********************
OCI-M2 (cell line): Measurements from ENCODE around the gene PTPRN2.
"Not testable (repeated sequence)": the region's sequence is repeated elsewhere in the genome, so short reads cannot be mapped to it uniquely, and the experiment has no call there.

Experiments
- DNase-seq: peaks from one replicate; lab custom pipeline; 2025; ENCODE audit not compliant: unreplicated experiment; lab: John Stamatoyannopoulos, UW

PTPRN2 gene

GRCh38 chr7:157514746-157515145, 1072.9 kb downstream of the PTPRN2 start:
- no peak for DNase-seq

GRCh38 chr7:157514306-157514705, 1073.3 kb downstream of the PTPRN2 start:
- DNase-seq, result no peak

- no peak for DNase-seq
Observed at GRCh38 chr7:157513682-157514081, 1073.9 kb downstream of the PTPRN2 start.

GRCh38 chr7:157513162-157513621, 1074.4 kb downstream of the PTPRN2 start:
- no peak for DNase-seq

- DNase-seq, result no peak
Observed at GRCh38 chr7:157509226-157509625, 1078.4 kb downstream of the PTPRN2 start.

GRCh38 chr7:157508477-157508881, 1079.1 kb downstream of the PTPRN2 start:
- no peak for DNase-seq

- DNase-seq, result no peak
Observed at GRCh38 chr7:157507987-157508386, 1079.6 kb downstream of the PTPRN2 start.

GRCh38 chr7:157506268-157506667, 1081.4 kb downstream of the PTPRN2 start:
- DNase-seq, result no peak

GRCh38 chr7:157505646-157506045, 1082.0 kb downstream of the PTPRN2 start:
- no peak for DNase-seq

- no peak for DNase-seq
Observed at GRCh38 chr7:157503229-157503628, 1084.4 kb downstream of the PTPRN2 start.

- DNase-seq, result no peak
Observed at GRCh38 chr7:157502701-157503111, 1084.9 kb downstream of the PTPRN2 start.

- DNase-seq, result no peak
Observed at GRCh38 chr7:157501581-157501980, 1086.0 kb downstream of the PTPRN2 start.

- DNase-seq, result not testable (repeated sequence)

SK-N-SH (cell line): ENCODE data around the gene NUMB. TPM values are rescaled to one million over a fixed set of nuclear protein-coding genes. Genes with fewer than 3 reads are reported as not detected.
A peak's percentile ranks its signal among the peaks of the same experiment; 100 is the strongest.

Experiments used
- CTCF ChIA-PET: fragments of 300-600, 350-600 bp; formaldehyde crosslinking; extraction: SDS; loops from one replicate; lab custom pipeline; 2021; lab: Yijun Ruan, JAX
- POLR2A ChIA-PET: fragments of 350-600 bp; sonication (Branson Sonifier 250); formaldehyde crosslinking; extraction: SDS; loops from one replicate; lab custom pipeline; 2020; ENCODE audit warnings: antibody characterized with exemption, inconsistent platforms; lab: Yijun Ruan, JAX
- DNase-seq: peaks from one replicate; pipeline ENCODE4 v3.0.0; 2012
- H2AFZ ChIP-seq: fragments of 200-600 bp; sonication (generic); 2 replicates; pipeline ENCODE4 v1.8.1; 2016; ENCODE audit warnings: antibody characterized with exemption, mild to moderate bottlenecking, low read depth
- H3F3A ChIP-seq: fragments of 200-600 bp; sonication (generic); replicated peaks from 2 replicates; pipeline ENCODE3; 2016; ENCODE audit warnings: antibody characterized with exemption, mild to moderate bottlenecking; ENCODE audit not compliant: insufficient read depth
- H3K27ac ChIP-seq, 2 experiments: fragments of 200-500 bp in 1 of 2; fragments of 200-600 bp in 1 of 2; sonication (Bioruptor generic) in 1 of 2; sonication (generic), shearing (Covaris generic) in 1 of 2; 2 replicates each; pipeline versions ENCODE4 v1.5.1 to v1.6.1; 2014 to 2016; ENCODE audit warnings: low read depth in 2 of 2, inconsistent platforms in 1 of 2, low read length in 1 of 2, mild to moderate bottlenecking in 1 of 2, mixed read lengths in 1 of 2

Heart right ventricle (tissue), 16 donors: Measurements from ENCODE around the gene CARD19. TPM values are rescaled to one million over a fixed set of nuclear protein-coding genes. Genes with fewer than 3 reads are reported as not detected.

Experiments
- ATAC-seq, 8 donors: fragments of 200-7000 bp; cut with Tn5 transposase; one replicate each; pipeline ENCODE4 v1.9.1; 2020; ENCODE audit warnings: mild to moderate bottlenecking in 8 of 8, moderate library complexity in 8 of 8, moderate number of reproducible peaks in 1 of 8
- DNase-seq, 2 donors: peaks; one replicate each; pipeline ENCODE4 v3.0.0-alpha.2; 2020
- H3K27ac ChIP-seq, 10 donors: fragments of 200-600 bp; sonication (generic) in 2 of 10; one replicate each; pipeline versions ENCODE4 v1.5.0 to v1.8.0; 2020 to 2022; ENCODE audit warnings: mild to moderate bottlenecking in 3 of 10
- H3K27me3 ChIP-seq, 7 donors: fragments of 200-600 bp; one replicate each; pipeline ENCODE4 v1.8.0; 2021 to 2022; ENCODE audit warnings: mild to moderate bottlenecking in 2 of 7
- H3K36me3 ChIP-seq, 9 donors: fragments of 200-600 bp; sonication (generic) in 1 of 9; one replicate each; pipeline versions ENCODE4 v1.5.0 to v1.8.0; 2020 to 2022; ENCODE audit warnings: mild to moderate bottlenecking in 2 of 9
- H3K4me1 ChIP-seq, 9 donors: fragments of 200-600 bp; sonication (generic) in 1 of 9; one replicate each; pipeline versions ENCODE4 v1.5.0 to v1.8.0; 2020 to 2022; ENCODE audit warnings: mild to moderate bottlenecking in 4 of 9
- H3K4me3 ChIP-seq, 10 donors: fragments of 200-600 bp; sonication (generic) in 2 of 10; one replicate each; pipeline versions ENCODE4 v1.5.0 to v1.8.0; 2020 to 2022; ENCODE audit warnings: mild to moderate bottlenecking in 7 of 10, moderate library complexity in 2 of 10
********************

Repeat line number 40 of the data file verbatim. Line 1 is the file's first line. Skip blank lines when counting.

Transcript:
Heart right ventricle (tissue), 16 donors: Measurements from ENCODE around the gene CARD19. TPM values are rescaled to one million over a fixed set of nuclear protein-coding genes. Genes with fewer than 3 reads are reported as not detected.